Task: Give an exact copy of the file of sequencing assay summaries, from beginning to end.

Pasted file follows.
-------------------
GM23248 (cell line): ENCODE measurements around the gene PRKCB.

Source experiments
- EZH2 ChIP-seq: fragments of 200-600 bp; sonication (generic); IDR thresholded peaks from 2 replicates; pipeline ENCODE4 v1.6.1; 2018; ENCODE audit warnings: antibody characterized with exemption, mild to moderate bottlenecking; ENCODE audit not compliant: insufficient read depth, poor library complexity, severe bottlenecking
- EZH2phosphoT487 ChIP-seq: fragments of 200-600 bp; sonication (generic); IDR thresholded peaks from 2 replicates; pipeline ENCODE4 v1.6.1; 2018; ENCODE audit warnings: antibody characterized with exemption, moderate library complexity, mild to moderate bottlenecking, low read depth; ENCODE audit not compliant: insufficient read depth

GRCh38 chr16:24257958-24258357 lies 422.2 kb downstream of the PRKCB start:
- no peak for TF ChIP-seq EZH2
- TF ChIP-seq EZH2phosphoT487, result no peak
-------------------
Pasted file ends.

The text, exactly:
GM23248 (cell line): ENCODE measurements around the gene PRKCB.

Source experiments
- EZH2 ChIP-seq: fragments of 200-600 bp; sonication (generic); IDR thresholded peaks from 2 replicates; pipeline ENCODE4 v1.6.1; 2018; ENCODE audit warnings: antibody characterized with exemption, mild to moderate bottlenecking; ENCODE audit not compliant: insufficient read depth, poor library complexity, severe bottlenecking
- EZH2phosphoT487 ChIP-seq: fragments of 200-600 bp; sonication (generic); IDR thresholded peaks from 2 replicates; pipeline ENCODE4 v1.6.1; 2018; ENCODE audit warnings: antibody characterized with exemption, moderate library complexity, mild to moderate bottlenecking, low read depth; ENCODE audit not compliant: insufficient read depth

GRCh38 chr16:24257958-24258357 lies 422.2 kb downstream of the PRKCB start:
- no peak for TF ChIP-seq EZH2
- TF ChIP-seq EZH2phosphoT487, result no peak